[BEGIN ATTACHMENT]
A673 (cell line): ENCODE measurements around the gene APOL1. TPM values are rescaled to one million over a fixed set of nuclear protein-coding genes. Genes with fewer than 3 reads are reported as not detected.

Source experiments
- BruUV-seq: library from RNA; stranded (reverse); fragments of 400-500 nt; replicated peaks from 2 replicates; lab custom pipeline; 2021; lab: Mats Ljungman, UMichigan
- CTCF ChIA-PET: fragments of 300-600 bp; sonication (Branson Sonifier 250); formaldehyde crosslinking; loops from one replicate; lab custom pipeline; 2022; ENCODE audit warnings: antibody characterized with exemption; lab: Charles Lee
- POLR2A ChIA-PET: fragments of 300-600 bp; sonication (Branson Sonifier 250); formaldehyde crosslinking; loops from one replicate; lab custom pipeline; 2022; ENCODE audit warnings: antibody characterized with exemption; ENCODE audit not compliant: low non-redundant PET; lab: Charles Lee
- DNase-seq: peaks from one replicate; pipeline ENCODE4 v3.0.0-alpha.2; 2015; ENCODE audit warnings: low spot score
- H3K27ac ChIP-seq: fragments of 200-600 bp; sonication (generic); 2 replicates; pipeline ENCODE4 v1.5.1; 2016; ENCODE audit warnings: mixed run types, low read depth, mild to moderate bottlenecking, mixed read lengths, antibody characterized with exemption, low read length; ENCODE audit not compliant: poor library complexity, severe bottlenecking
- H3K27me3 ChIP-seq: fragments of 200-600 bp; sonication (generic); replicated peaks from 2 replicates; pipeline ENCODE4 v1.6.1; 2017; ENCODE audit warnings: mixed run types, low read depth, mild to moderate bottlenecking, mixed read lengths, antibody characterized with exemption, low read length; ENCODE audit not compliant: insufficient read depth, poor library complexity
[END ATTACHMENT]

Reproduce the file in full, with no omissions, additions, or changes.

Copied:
A673 (cell line): ENCODE measurements around the gene APOL1. TPM values are rescaled to one million over a fixed set of nuclear protein-coding genes. Genes with fewer than 3 reads are reported as not detected.

Source experiments
- BruUV-seq: library from RNA; stranded (reverse); fragments of 400-500 nt; replicated peaks from 2 replicates; lab custom pipeline; 2021; lab: Mats Ljungman, UMichigan
- CTCF ChIA-PET: fragments of 300-600 bp; sonication (Branson Sonifier 250); formaldehyde crosslinking; loops from one replicate; lab custom pipeline; 2022; ENCODE audit warnings: antibody characterized with exemption; lab: Charles Lee
- POLR2A ChIA-PET: fragments of 300-600 bp; sonication (Branson Sonifier 250); formaldehyde crosslinking; loops from one replicate; lab custom pipeline; 2022; ENCODE audit warnings: antibody characterized with exemption; ENCODE audit not compliant: low non-redundant PET; lab: Charles Lee
- DNase-seq: peaks from one replicate; pipeline ENCODE4 v3.0.0-alpha.2; 2015; ENCODE audit warnings: low spot score
- H3K27ac ChIP-seq: fragments of 200-600 bp; sonication (generic); 2 replicates; pipeline ENCODE4 v1.5.1; 2016; ENCODE audit warnings: mixed run types, low read depth, mild to moderate bottlenecking, mixed read lengths, antibody characterized with exemption, low read length; ENCODE audit not compliant: poor library complexity, severe bottlenecking
- H3K27me3 ChIP-seq: fragments of 200-600 bp; sonication (generic); replicated peaks from 2 replicates; pipeline ENCODE4 v1.6.1; 2017; ENCODE audit warnings: mixed run types, low read depth, mild to moderate bottlenecking, mixed read lengths, antibody characterized with exemption, low read length; ENCODE audit not compliant: insufficient read depth, poor library complexity